12/19/2014 04:49 pm ET Updated Feb 18, 2015

The Chronicles of Gringolandia

"Today America chooses to cut loose the shackles of the past," President Obama declared in a televised address on Dec. 17 as Raul Castro simultaneously addressed Cuba: after a half-century, diplomatic relations between the United States and the Cubans will be normalized, following the return of USAID officer Alan Gross, secured with a special intervention by Pope Francis. "Todos somos Americanos," Obama said.

Indeed, from the Aleutian Islands to Tierra del Fuego, we are all Americans. In their crackling, breezy, and important graphic novel A Most Imperfect Union: A Contrarian History of the United States (New York: Basic Books, 2014), the focus lies on the portion of the North American continent between the longitudes of "New York island and San Francisco bay," as Woody Guthrie would say.

Yet as Obama surely knows, the past is still very much with us. Americans like to think that they live in a perpetual present, as author Ilan Stavans, a Jewish-Mexican immigrant to the US in the 1980s, writes in A Most Imperfect Union, lavishly illustrated by his compadre Lalo Alcaraz. But that is another illusory convention that, like many others, gets knocked down in the manner of a summary execution, except these are bullets of historical revisionism, à la the late Howard Zinn. In the acknowledgements, Stavans records that "for general information, I looked at Howard Zinn's A People's History of the United States (2003), which left a deep impression on me when I first read it." That shows quite well here: this book is rife with accounts of marginalized figures in US history, people who helped improve the society but did not get their due.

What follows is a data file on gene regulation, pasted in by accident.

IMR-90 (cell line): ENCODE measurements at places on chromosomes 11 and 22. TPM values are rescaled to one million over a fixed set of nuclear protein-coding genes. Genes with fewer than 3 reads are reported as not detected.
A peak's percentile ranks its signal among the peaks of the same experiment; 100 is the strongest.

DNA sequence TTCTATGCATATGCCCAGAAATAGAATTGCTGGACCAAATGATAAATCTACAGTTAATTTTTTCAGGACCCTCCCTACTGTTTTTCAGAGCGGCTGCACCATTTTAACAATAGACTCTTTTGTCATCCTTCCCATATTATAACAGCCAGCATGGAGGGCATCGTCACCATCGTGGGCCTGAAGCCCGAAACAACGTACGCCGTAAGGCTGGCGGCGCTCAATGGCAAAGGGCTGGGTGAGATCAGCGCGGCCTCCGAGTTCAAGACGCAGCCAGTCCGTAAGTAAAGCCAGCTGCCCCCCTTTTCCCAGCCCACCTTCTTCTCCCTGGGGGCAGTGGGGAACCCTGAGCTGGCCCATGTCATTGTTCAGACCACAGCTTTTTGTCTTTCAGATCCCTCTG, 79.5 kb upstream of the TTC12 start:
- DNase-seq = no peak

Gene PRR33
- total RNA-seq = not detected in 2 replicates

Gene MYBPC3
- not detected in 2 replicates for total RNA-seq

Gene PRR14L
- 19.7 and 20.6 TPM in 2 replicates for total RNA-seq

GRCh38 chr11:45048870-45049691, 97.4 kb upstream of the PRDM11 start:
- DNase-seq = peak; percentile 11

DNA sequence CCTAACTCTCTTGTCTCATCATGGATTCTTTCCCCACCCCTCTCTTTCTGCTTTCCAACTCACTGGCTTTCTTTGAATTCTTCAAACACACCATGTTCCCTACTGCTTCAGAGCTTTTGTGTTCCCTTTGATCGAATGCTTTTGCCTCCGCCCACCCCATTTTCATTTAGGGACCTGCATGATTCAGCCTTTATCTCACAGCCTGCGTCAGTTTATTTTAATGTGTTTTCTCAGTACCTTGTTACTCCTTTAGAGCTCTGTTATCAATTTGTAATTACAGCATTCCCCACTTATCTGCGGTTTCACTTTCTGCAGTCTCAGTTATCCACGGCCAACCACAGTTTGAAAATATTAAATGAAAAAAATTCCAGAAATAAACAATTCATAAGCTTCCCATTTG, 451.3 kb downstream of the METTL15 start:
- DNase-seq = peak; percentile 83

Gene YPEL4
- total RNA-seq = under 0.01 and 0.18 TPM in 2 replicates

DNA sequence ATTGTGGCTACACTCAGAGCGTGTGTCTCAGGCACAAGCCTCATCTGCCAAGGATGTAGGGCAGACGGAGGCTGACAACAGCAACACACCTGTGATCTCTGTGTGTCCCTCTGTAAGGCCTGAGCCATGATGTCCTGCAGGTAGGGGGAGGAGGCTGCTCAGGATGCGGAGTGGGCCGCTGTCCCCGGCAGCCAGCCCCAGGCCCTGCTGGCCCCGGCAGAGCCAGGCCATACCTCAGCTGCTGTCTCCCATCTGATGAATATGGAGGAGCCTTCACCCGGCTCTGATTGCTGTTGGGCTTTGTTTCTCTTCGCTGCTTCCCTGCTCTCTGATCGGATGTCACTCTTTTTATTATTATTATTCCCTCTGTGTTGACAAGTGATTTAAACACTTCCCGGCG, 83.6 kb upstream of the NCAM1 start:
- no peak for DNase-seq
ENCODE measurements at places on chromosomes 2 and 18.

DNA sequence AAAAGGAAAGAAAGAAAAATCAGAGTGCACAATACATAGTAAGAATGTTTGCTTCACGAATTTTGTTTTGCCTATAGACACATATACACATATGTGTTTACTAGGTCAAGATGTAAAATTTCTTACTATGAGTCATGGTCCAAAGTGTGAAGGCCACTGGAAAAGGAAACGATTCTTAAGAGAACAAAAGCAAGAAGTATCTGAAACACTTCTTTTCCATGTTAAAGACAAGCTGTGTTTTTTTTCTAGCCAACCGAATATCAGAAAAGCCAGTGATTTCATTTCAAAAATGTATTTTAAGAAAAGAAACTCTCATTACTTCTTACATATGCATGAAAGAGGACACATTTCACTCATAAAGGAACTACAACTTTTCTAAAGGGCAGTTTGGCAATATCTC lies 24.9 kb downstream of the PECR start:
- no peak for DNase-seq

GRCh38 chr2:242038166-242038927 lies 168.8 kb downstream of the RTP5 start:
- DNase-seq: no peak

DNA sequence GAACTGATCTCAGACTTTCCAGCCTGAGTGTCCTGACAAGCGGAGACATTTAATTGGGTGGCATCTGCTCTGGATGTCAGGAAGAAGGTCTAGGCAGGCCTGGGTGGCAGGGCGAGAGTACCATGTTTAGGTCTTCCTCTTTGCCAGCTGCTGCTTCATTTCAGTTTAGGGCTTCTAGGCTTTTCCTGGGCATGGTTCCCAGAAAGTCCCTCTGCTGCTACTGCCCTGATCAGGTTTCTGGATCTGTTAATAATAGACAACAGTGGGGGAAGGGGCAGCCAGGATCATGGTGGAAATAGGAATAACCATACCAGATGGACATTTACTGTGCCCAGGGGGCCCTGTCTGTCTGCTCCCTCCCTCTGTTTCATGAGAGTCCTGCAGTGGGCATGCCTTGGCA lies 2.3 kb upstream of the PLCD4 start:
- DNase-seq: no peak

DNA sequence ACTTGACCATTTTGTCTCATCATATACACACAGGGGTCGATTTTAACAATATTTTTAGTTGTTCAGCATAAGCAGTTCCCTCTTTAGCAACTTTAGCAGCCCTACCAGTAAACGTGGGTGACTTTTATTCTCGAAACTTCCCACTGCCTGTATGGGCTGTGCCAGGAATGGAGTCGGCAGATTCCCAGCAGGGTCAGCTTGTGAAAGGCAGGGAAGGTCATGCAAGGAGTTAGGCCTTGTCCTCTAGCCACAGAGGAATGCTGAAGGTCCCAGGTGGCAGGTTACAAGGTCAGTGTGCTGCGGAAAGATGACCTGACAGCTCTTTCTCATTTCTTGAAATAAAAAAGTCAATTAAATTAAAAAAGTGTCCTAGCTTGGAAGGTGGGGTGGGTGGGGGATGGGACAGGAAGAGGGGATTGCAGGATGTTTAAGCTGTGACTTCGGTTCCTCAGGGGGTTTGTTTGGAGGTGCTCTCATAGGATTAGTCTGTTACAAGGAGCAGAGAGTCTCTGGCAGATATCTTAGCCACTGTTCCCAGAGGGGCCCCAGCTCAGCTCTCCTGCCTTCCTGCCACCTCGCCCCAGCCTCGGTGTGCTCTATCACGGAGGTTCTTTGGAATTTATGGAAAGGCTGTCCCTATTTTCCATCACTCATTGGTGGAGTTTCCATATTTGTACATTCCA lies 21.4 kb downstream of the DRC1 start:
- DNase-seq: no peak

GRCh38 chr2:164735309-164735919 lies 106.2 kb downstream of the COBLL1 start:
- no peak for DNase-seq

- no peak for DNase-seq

Cuba itself gets a singular mention within the context of the 1962 Cuban Missile Crisis, which is mentioned in passing only to launch another point: the event, which nearly led to the erasure of much of the Americas, "underscored the danger of nuclear technology, but science was also being used for good," Stavans writes, drawn in this cel as Dr. Ilan Stavans, Doctor of Literature and Proctol... The doc illuminates a vignette on a "working-class Black woman with no scientific expertise" named Henrietta Lacks. As Stavans explains (emboldened text from the original),

In 1951, Dr. George Otto Gey, head of tissue-culture resarch [sic] at Johns Hopkins University, developed a technique for growing cells from human cancer tissues in the lab. As part of his research, he used cells extracted from a poor black woman named Henrietta Lacks, who was suffering from a severe case of cervical cancer. These cells -- known by the name Hela, a shortened form of Lacks's name -- would become among the most used in the world, and were instrumental in vaccine development, gene mapping, cloning, and other areas of scientific research.

Tragically, however, "Despite the great benefit provided by her cells, neither Lacks nor her family ever benefitted from this research economically." At the very least, she is now recognized. This history as a method of atonement is well-trod ground and what used to be interpreted as more or less "contrarian" is now for many a commonplace view: the United States was built in large part by slaves, on top of land stolen from indigenous peoples. Thanks to historians like Zinn, this is by now an established view of US history, and it is largely accurate.